Matt Hancock donates £10,000 of his £320,000 I’m A Celeb fee to two charities
Matt Hancock gave £10,000 of his £320,000 fee from I’m A Celebrity… Get Me Out of Here! to two charities, he has revealed.
The former health secretary’s earnings from his 18-day appearance on the ITV show last year were published in the MPs register of interests on Thursday.
On Friday, his spokesman told Sky News he has given £10,000 of his earnings from the show to the Nicholas Hospice in Suffolk and the British Dyslexia Association.
“That’s more than his MP’s salary when he was in the jungle,” the spokesman said.
It is not clear if the £10,000 was evenly split between the two charities.
The amount adds up to 3.13% of the total the West Suffolk MP earned from the programme.
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Mr Hancock, who was kicked out of the Tory party for appearing on the show and is now an independent MP, earned the equivalent of £17,777 a day during his jungle stint.
It is not known if the MP will donate any more money to the two charities but the spokesman added: “He’ll definitely be doing more fundraising this year, like he did last year – raising more than £22,000 for the proposed Cambridge Children’s Hospital”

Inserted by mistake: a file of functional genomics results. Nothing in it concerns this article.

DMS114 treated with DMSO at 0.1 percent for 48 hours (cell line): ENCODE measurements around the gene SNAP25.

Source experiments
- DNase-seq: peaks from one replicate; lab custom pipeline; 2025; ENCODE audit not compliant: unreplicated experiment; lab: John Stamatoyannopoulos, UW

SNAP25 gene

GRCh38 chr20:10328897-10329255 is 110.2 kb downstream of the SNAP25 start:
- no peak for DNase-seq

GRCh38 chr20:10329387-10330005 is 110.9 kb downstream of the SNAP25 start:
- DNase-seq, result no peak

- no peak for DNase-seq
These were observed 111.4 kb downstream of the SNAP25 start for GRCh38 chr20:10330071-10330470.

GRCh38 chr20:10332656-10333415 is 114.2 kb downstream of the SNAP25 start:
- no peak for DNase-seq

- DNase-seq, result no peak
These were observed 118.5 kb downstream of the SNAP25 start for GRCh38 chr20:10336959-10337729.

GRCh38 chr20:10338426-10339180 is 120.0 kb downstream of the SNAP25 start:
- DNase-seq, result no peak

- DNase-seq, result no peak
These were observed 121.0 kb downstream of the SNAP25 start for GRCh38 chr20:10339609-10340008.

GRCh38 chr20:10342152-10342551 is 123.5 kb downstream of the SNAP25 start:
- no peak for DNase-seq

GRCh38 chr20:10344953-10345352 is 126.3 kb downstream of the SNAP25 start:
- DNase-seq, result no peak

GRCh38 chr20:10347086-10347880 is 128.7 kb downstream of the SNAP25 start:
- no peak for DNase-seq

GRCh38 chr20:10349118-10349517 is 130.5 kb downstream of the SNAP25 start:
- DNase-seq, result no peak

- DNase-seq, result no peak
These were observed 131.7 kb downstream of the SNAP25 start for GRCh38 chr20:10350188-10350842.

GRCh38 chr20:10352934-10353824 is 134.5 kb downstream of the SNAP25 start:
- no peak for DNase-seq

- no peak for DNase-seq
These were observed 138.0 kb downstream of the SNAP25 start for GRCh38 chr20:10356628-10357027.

Ahead of appearing on the show, Mr Hancock said he signed up to raise awareness of dyslexia, which he was diagnosed with while at Oxford University.
While he was in the jungle, viewers said he was shown speaking for the first time about the learning difficulty two weeks in and mentioned it up to four times after that.
When he announced his appearance, he wrote in The Sun: “I want to raise the profile of my dyslexia campaign to help every dyslexic child unleash their potential – even if it means taking an unusual route to get there via the Australian jungle.
“I’m A Celebrity is watched by millions of Brits up and down the country.
“I want to use this incredible platform to raise awareness, so no child leaves primary school not knowing if they have dyslexia.”
Following his stint in the jungle, Mr Hancock spoke in parliament about dyslexia during the second reading of the dyslexia screening and teacher training bill, which he tabled to provide universal screening in primary schools and to improve teacher training on the issue.
However, the bill ran out of time to clear its second reading and it is unlikely to progress in its current form.
In early December, Mr Hancock announced he will not be standing at the next general election, due in 2025.
In his letter announcing his intention to the prime minister, he wrote: “I look forward to championing issues that are dear to my heart, including better support for dyslexic children who get a raw deal from the education system.”